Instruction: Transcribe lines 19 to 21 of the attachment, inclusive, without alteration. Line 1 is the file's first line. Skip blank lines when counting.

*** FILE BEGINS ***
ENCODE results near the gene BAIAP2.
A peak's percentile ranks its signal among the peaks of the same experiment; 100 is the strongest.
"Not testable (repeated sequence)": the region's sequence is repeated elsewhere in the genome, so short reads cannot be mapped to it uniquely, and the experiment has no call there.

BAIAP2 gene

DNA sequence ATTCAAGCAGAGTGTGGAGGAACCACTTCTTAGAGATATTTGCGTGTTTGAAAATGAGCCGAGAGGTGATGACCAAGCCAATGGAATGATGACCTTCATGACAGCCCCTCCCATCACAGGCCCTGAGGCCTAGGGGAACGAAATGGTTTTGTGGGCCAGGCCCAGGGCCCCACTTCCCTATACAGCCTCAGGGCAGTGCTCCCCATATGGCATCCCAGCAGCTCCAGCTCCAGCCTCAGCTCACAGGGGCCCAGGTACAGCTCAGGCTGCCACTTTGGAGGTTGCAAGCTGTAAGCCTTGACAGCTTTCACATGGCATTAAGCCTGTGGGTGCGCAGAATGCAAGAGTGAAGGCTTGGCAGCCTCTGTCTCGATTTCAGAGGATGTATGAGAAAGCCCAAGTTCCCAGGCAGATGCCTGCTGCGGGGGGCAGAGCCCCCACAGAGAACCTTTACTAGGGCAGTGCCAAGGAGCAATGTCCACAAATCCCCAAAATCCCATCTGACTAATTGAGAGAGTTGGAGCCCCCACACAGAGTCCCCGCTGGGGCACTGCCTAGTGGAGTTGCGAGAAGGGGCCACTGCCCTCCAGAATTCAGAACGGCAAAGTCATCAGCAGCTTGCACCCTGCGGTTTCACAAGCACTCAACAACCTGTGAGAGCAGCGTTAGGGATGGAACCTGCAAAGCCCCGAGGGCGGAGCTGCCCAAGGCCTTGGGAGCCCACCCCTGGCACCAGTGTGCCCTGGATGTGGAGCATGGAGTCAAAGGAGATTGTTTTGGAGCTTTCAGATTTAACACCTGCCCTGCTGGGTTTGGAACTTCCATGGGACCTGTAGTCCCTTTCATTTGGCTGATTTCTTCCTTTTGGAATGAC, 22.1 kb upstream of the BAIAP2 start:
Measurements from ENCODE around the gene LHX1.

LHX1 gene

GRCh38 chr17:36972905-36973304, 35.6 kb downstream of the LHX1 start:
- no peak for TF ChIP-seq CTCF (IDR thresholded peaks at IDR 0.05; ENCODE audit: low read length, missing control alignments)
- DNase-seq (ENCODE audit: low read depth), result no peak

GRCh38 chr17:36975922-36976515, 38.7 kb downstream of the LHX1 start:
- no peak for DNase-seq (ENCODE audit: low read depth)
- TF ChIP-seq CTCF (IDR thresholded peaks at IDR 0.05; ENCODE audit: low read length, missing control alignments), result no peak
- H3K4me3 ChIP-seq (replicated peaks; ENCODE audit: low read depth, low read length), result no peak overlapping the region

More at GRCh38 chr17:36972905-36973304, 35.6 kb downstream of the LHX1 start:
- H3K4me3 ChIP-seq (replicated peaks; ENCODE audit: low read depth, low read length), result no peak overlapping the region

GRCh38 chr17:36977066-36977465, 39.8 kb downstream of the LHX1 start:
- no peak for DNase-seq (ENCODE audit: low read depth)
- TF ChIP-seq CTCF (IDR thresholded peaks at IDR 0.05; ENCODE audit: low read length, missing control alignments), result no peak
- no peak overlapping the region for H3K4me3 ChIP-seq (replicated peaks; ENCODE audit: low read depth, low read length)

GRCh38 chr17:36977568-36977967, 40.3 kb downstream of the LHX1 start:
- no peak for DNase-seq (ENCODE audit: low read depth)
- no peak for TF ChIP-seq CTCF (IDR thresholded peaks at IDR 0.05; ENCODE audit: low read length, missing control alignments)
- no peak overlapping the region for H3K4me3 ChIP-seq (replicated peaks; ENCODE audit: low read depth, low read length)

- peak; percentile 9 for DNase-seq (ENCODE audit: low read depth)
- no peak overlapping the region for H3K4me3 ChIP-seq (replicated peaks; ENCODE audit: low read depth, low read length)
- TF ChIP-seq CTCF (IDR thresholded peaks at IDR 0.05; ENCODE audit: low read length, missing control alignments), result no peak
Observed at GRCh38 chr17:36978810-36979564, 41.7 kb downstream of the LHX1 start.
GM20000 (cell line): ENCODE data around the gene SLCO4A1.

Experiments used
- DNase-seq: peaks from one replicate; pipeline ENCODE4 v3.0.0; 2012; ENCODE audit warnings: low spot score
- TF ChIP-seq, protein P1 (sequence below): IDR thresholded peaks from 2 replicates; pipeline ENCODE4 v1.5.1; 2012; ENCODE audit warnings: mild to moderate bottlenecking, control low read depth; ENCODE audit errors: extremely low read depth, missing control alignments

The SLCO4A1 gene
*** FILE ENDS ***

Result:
- TF ChIP-seq CTCF (IDR thresholded peaks at IDR 0.05; ENCODE audit: low read length, missing control alignments), result no peak
- no peak overlapping the region for H3K4me3 ChIP-seq (replicated peaks; ENCODE audit: low read depth, low read length)

GRCh38 chr17:36977568-36977967, 40.3 kb downstream of the LHX1 start: